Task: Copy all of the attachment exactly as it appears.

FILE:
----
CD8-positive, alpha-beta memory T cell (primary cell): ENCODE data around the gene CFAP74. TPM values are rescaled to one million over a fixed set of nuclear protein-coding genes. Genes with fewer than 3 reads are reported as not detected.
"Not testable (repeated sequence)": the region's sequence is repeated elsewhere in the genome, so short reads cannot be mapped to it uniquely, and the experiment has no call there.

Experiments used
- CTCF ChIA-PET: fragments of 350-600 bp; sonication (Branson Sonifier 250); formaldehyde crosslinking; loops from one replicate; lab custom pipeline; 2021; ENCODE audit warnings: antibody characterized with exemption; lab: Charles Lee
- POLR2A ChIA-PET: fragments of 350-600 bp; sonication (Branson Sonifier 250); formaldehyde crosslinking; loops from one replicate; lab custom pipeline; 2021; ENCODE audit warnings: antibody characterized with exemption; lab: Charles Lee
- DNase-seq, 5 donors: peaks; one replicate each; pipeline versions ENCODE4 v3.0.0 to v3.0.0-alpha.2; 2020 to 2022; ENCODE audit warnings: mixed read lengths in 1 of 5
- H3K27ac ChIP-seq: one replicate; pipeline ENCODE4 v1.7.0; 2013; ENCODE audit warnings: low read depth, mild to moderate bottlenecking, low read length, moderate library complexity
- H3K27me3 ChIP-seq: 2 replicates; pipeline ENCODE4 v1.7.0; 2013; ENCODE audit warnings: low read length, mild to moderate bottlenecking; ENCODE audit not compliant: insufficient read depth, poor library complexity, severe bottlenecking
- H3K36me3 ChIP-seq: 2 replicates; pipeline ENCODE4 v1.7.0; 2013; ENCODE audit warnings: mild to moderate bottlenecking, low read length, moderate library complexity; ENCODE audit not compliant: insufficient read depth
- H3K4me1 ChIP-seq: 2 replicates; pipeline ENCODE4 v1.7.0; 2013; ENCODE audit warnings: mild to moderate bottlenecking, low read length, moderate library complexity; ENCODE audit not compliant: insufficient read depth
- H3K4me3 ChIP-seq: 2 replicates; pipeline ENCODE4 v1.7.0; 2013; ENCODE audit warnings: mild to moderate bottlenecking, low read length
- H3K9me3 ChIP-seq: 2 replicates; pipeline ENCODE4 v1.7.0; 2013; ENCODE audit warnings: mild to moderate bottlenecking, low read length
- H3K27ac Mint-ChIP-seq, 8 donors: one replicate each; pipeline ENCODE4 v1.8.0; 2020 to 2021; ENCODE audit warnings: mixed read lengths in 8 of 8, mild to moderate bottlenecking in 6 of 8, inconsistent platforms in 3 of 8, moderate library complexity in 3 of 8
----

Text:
CD8-positive, alpha-beta memory T cell (primary cell): ENCODE data around the gene CFAP74. TPM values are rescaled to one million over a fixed set of nuclear protein-coding genes. Genes with fewer than 3 reads are reported as not detected.
"Not testable (repeated sequence)": the region's sequence is repeated elsewhere in the genome, so short reads cannot be mapped to it uniquely, and the experiment has no call there.

Experiments used
- CTCF ChIA-PET: fragments of 350-600 bp; sonication (Branson Sonifier 250); formaldehyde crosslinking; loops from one replicate; lab custom pipeline; 2021; ENCODE audit warnings: antibody characterized with exemption; lab: Charles Lee
- POLR2A ChIA-PET: fragments of 350-600 bp; sonication (Branson Sonifier 250); formaldehyde crosslinking; loops from one replicate; lab custom pipeline; 2021; ENCODE audit warnings: antibody characterized with exemption; lab: Charles Lee
- DNase-seq, 5 donors: peaks; one replicate each; pipeline versions ENCODE4 v3.0.0 to v3.0.0-alpha.2; 2020 to 2022; ENCODE audit warnings: mixed read lengths in 1 of 5
- H3K27ac ChIP-seq: one replicate; pipeline ENCODE4 v1.7.0; 2013; ENCODE audit warnings: low read depth, mild to moderate bottlenecking, low read length, moderate library complexity
- H3K27me3 ChIP-seq: 2 replicates; pipeline ENCODE4 v1.7.0; 2013; ENCODE audit warnings: low read length, mild to moderate bottlenecking; ENCODE audit not compliant: insufficient read depth, poor library complexity, severe bottlenecking
- H3K36me3 ChIP-seq: 2 replicates; pipeline ENCODE4 v1.7.0; 2013; ENCODE audit warnings: mild to moderate bottlenecking, low read length, moderate library complexity; ENCODE audit not compliant: insufficient read depth
- H3K4me1 ChIP-seq: 2 replicates; pipeline ENCODE4 v1.7.0; 2013; ENCODE audit warnings: mild to moderate bottlenecking, low read length, moderate library complexity; ENCODE audit not compliant: insufficient read depth
- H3K4me3 ChIP-seq: 2 replicates; pipeline ENCODE4 v1.7.0; 2013; ENCODE audit warnings: mild to moderate bottlenecking, low read length
- H3K9me3 ChIP-seq: 2 replicates; pipeline ENCODE4 v1.7.0; 2013; ENCODE audit warnings: mild to moderate bottlenecking, low read length
- H3K27ac Mint-ChIP-seq, 8 donors: one replicate each; pipeline ENCODE4 v1.8.0; 2020 to 2021; ENCODE audit warnings: mixed read lengths in 8 of 8, mild to moderate bottlenecking in 6 of 8, inconsistent platforms in 3 of 8, moderate library complexity in 3 of 8